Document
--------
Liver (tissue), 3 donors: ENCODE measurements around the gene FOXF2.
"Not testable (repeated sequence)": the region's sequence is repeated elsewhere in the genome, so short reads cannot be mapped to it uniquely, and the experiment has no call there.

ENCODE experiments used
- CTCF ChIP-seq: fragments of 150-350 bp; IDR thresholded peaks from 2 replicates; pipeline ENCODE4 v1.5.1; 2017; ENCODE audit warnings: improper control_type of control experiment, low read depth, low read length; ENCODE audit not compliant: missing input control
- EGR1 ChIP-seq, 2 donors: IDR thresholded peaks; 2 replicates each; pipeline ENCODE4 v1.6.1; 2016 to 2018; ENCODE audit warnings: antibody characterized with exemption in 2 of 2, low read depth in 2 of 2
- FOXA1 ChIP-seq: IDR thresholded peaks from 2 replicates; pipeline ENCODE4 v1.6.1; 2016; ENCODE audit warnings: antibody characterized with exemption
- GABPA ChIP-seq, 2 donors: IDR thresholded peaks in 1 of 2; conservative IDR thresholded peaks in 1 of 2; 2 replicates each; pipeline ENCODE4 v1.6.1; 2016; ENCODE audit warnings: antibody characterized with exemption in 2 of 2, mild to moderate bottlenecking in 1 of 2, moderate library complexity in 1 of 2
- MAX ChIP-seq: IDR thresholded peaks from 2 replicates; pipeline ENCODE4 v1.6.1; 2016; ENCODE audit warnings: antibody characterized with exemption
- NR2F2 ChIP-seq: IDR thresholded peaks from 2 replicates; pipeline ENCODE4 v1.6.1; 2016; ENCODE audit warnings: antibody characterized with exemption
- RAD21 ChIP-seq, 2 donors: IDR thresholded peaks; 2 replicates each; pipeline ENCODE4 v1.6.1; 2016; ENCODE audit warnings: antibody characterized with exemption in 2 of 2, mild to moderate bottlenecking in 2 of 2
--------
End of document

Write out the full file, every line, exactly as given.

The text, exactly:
Liver (tissue), 3 donors: ENCODE measurements around the gene FOXF2.
"Not testable (repeated sequence)": the region's sequence is repeated elsewhere in the genome, so short reads cannot be mapped to it uniquely, and the experiment has no call there.

ENCODE experiments used
- CTCF ChIP-seq: fragments of 150-350 bp; IDR thresholded peaks from 2 replicates; pipeline ENCODE4 v1.5.1; 2017; ENCODE audit warnings: improper control_type of control experiment, low read depth, low read length; ENCODE audit not compliant: missing input control
- EGR1 ChIP-seq, 2 donors: IDR thresholded peaks; 2 replicates each; pipeline ENCODE4 v1.6.1; 2016 to 2018; ENCODE audit warnings: antibody characterized with exemption in 2 of 2, low read depth in 2 of 2
- FOXA1 ChIP-seq: IDR thresholded peaks from 2 replicates; pipeline ENCODE4 v1.6.1; 2016; ENCODE audit warnings: antibody characterized with exemption
- GABPA ChIP-seq, 2 donors: IDR thresholded peaks in 1 of 2; conservative IDR thresholded peaks in 1 of 2; 2 replicates each; pipeline ENCODE4 v1.6.1; 2016; ENCODE audit warnings: antibody characterized with exemption in 2 of 2, mild to moderate bottlenecking in 1 of 2, moderate library complexity in 1 of 2
- MAX ChIP-seq: IDR thresholded peaks from 2 replicates; pipeline ENCODE4 v1.6.1; 2016; ENCODE audit warnings: antibody characterized with exemption
- NR2F2 ChIP-seq: IDR thresholded peaks from 2 replicates; pipeline ENCODE4 v1.6.1; 2016; ENCODE audit warnings: antibody characterized with exemption
- RAD21 ChIP-seq, 2 donors: IDR thresholded peaks; 2 replicates each; pipeline ENCODE4 v1.6.1; 2016; ENCODE audit warnings: antibody characterized with exemption in 2 of 2, mild to moderate bottlenecking in 2 of 2